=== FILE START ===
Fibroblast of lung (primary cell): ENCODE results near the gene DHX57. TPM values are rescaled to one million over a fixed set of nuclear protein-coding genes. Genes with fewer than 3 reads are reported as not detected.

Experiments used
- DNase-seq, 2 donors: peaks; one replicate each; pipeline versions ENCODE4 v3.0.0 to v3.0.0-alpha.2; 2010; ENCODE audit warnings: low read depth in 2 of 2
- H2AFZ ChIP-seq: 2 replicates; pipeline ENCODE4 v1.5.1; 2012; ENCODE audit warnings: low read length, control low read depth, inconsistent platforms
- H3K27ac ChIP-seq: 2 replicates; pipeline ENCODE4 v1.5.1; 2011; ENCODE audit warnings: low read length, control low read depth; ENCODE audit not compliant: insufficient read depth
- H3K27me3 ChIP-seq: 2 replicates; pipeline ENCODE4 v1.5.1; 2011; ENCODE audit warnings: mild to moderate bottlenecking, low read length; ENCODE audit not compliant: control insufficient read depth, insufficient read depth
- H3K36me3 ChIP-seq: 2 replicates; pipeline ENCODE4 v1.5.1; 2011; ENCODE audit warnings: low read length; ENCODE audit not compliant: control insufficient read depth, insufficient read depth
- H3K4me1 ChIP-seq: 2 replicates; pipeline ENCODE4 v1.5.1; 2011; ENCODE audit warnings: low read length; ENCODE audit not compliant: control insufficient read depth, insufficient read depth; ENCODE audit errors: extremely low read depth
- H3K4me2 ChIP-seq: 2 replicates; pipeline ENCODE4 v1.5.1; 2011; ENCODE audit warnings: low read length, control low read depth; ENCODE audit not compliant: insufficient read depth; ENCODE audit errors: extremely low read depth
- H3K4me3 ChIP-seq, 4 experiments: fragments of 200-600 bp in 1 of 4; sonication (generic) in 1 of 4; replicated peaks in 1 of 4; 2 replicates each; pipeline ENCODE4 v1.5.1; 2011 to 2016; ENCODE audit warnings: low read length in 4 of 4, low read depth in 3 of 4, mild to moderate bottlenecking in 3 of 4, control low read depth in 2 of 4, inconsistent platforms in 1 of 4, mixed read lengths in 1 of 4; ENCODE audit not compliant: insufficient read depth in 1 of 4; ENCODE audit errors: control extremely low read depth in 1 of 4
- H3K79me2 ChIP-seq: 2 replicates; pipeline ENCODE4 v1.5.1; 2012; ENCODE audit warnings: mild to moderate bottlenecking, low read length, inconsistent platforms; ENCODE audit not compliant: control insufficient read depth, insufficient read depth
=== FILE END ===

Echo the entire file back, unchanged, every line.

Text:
Fibroblast of lung (primary cell): ENCODE results near the gene DHX57. TPM values are rescaled to one million over a fixed set of nuclear protein-coding genes. Genes with fewer than 3 reads are reported as not detected.

Experiments used
- DNase-seq, 2 donors: peaks; one replicate each; pipeline versions ENCODE4 v3.0.0 to v3.0.0-alpha.2; 2010; ENCODE audit warnings: low read depth in 2 of 2
- H2AFZ ChIP-seq: 2 replicates; pipeline ENCODE4 v1.5.1; 2012; ENCODE audit warnings: low read length, control low read depth, inconsistent platforms
- H3K27ac ChIP-seq: 2 replicates; pipeline ENCODE4 v1.5.1; 2011; ENCODE audit warnings: low read length, control low read depth; ENCODE audit not compliant: insufficient read depth
- H3K27me3 ChIP-seq: 2 replicates; pipeline ENCODE4 v1.5.1; 2011; ENCODE audit warnings: mild to moderate bottlenecking, low read length; ENCODE audit not compliant: control insufficient read depth, insufficient read depth
- H3K36me3 ChIP-seq: 2 replicates; pipeline ENCODE4 v1.5.1; 2011; ENCODE audit warnings: low read length; ENCODE audit not compliant: control insufficient read depth, insufficient read depth
- H3K4me1 ChIP-seq: 2 replicates; pipeline ENCODE4 v1.5.1; 2011; ENCODE audit warnings: low read length; ENCODE audit not compliant: control insufficient read depth, insufficient read depth; ENCODE audit errors: extremely low read depth
- H3K4me2 ChIP-seq: 2 replicates; pipeline ENCODE4 v1.5.1; 2011; ENCODE audit warnings: low read length, control low read depth; ENCODE audit not compliant: insufficient read depth; ENCODE audit errors: extremely low read depth
- H3K4me3 ChIP-seq, 4 experiments: fragments of 200-600 bp in 1 of 4; sonication (generic) in 1 of 4; replicated peaks in 1 of 4; 2 replicates each; pipeline ENCODE4 v1.5.1; 2011 to 2016; ENCODE audit warnings: low read length in 4 of 4, low read depth in 3 of 4, mild to moderate bottlenecking in 3 of 4, control low read depth in 2 of 4, inconsistent platforms in 1 of 4, mixed read lengths in 1 of 4; ENCODE audit not compliant: insufficient read depth in 1 of 4; ENCODE audit errors: control extremely low read depth in 1 of 4
- H3K79me2 ChIP-seq: 2 replicates; pipeline ENCODE4 v1.5.1; 2012; ENCODE audit warnings: mild to moderate bottlenecking, low read length, inconsistent platforms; ENCODE audit not compliant: control insufficient read depth, insufficient read depth